2019 was a particular solid year for film with clear standouts in acting performance and other awards categories. Of course, everyone has their list of snubs – those who didn’t win and/or missed the nomination completely. In our opinion, the year’s biggest awards season snub belongs to Waves. This contemporary drama hit theaters in mid-November, but seemingly fly under the radar of audiences, the press, and the Academy.
Waves, directed by Trey Edward Shultz, tracks the life of the Williams, an upper-middle class family of four living in South Floridian suburbs during a particularly turbulent time for the elder child, Tyler (Kelvin Harrison, Jr.). Occupied with high school, sports, working in the family business, and a seemingly symbiotic relationship with his girlfriend, Tyler leads a particularly pressurized teenage life. His father, Ronald (Sterling K. Brown), plays the prideful patriarch who accepts nothing but perfection out of Tyler.
Observing this dynamic are Emily (Taylor Russell), Tyler’s caring younger sister, and Catherine (Renée Elise Goldsberry), the nurturing stepmother of the two. The women of the family recognize the pressure being applied to Tyler, but see is it as the status quo and seldom feel the need to interject. Things begin to spiral rapidly out of control and downward when a series of unfortunate events plague the most important aspects of Tyler’s life. Injuries lead to the likely end of Tyler’s burgeoning athletic career and his pregnant girlfriend Alexis (Alexa Demie) breaks up with him following a tumultuous argument over what to do with the child (Tyler insists on an abortion).
Keeping this review spoiler-free, the latter half of the movie more closely follows a more free-wheeling Emily as she deals with the aftermath of Tyler’s choices. Emily meets fellow student Luke (Lucas Hedges), and the two forge a strong connection being able to reconcile with each other over their respective family turmoil. Meanwhile, Catherine and Ronald struggle to find common ground in deciphering the source of their family’s unraveling.
What makes Waves so powerful is difficult do discern, as the film isn’t lacking in any department. This sets it apart from many 2019 notables. Joker brings to mind Joaquin Phoenix’s unsettling strong performance. Oscar Best Picture winner Parasite was recognized for its nuanced social commentary. 1917 featured breathtaking cinematography. But Waves does just about everything well.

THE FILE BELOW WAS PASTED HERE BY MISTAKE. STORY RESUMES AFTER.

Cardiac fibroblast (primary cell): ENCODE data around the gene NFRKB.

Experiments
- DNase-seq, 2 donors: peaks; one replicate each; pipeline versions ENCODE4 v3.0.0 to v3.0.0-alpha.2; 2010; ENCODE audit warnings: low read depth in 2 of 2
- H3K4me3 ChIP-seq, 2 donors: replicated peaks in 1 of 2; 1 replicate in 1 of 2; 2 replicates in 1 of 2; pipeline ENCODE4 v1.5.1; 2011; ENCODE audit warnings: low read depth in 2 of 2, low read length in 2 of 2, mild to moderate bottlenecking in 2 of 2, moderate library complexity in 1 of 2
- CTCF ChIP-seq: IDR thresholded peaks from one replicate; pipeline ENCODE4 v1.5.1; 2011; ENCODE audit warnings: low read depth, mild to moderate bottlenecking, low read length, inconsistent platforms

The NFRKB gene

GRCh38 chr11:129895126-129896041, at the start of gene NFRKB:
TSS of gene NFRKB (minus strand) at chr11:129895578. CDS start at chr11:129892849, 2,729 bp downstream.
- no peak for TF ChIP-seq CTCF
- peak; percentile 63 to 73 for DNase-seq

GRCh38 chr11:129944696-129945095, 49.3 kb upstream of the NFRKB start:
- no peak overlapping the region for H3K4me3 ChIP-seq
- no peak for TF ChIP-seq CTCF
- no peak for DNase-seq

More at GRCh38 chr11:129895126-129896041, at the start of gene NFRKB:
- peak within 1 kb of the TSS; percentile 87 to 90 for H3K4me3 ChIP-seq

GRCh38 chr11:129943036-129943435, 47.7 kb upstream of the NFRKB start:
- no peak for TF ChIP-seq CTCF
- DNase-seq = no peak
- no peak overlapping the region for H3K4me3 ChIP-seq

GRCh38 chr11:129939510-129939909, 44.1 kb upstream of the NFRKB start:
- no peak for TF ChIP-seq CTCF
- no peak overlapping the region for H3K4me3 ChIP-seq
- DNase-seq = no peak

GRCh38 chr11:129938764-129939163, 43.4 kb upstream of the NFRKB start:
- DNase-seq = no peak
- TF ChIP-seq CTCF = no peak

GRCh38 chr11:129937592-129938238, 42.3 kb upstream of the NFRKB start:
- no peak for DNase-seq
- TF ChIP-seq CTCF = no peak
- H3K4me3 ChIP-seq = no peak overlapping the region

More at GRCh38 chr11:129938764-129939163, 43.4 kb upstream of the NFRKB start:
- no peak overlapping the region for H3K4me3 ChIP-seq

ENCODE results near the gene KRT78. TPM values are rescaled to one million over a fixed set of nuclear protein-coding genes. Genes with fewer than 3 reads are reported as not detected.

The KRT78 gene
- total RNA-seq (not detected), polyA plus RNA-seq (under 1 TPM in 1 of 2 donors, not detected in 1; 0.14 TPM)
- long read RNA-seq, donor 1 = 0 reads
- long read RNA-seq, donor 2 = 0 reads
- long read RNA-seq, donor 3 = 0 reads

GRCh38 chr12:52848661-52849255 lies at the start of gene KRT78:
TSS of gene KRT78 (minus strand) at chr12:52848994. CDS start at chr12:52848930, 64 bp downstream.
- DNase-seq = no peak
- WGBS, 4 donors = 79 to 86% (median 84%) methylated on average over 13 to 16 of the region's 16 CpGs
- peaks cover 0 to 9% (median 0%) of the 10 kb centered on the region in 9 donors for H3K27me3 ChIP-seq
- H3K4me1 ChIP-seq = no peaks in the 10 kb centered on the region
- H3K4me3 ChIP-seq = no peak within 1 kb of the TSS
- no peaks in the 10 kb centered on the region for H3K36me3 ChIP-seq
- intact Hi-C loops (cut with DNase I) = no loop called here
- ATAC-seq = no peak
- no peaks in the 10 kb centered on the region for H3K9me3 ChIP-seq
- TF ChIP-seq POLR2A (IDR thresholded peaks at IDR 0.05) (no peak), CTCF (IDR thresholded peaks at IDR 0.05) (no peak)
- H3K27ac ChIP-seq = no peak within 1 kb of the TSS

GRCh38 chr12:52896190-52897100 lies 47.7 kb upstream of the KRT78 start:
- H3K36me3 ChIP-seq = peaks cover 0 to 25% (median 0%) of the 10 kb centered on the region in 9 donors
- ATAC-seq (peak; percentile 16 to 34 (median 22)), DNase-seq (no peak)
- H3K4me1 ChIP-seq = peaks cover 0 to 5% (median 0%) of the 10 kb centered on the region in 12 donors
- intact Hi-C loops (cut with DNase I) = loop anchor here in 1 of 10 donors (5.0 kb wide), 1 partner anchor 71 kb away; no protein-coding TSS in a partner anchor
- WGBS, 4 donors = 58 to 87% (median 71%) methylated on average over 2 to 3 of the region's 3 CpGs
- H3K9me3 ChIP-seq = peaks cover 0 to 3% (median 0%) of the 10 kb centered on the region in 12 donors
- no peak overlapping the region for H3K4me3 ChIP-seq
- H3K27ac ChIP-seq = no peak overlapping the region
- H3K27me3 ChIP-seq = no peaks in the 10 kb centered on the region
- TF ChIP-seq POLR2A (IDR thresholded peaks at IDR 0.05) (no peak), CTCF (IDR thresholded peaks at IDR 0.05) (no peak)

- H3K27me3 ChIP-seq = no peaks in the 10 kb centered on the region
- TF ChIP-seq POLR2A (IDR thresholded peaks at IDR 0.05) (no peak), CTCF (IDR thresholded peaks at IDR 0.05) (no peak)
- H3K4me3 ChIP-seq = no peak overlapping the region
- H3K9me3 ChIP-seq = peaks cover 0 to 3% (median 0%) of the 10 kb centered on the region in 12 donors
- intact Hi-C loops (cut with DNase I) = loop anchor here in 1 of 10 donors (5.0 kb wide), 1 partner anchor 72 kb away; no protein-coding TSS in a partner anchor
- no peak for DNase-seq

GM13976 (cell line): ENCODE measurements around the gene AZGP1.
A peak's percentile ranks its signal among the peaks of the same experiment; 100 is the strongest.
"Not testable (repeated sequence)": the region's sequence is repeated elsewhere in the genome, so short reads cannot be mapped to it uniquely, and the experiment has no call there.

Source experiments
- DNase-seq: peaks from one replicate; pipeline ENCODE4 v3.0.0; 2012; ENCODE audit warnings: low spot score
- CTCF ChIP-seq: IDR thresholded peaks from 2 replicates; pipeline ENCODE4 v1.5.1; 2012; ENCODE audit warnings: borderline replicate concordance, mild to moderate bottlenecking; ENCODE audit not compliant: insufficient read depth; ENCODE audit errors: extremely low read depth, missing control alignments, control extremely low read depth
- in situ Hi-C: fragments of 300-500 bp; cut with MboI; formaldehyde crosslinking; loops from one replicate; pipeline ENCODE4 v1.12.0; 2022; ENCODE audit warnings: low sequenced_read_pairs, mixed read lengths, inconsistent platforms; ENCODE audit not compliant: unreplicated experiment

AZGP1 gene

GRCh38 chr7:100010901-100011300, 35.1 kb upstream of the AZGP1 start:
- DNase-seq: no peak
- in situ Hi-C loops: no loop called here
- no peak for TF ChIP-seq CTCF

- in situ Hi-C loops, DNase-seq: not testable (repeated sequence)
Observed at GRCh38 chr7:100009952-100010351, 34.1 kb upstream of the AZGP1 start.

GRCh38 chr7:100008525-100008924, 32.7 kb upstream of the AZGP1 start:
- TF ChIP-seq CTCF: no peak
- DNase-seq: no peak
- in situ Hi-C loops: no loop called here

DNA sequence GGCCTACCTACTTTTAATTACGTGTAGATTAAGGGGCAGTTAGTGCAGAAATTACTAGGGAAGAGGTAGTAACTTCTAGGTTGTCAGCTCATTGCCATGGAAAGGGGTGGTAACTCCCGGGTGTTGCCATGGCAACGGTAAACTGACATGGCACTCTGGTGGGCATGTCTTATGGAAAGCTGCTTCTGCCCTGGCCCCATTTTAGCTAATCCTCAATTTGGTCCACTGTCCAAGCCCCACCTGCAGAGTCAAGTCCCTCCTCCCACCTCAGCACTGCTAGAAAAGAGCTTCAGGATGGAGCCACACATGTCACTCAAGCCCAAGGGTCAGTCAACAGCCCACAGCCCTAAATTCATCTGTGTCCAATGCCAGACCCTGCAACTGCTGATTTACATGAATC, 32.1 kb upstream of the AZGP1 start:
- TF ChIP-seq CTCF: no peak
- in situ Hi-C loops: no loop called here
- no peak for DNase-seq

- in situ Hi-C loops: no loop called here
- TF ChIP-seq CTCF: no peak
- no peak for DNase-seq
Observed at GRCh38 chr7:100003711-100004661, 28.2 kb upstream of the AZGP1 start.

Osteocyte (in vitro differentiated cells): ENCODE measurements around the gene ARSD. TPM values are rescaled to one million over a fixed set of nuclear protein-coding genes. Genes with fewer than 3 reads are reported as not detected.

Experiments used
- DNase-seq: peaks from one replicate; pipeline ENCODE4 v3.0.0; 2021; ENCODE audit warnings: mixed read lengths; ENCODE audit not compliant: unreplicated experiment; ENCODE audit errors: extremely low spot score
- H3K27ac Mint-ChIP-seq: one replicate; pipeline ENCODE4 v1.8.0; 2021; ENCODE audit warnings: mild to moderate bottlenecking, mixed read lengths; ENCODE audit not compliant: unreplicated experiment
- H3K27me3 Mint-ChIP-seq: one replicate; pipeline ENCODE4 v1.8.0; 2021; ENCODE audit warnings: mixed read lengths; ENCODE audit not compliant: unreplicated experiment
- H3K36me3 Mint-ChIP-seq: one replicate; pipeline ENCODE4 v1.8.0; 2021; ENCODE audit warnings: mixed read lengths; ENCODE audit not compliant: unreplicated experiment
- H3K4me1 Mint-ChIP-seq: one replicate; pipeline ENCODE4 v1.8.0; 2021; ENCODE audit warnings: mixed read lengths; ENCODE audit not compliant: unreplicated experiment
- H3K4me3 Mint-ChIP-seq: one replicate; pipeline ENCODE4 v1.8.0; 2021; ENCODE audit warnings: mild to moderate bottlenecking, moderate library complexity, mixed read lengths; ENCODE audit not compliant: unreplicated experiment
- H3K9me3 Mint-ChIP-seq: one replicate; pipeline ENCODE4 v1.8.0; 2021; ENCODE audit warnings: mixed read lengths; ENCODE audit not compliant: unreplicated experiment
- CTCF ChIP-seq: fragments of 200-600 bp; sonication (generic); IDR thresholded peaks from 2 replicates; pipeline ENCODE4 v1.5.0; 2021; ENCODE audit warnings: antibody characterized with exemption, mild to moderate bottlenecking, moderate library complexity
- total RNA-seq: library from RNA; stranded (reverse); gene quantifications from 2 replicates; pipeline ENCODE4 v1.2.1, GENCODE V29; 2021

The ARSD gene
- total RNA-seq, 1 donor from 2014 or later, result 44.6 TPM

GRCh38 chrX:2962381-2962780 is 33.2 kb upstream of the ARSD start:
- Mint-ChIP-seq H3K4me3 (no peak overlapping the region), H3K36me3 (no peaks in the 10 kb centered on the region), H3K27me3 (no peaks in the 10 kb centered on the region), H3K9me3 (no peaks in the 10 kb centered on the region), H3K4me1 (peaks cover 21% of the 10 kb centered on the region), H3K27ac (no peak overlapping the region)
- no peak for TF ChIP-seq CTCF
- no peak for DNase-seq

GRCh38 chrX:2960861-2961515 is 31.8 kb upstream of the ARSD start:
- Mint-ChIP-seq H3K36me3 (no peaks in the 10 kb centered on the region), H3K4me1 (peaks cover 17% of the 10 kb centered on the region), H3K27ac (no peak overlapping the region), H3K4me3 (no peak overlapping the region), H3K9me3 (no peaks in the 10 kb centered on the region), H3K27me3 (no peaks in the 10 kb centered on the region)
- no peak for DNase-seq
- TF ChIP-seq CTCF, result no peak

Both Kelvin Harrison Jr. and Sterling K. Brown give impeccable performances, especially when playing off of each other. Moreover, there’s not a single weak link in the supporting cast. Shultz’s cinematic style uses a variety of camera angles and sweeping techniques. The aspect ratio changes multiple times in order to supplement the mood of each vignette that the movie gives way to. More subtly, the lighting, colors and tinting complement the vibe each scene gives off. The pop soundtrack showcases hip-hop, rap, electronic, and soul artists where you can tell that songs were carefully curated to enhance the moments.
The themes in Waves are numerous and widely relatable across all demographic subsections. The pressure to be successful, the weight a father can put on a son, and the ramifications of concealing emotions are the core of what Tyler goes through. Additionally, Waves focuses on anger, bitterness, guilt, coping, forgiveness and hope.
There are few scenes in Waves that don’t evoke emotion and they do not immediately come to mind. The film is visceral and authentic from wall to wall. It embraces the eternal familial issues that have transcended time, yet feels fresh and unlike anything else. The title serves as a metaphor to the emotional cycles of life.
The reason Waves hasn’t garnered much hype is likely due to the fact that it simply doesn’t ask for it. There is nothing sensationalized here. Instead, it delivers storytelling grounded in reality and refined performances that don’t scream “look at me.” Combine this with its captivating cinematography and well-timed soundtrack and you have a masterpiece that will hopefully become more appreciated with time. This movie doesn’t tell you its special, it shows you. Waves has only made ripples so far, but the water is warm and we’re hoping others will go for a swim.
Shultz solidifies his writing and directing prowess with Waves. The film is visceral, heartfelt, and real.
Note: Rating Criteria changes from movie to movie as applicable. Each criterion is thoughtfully picked.
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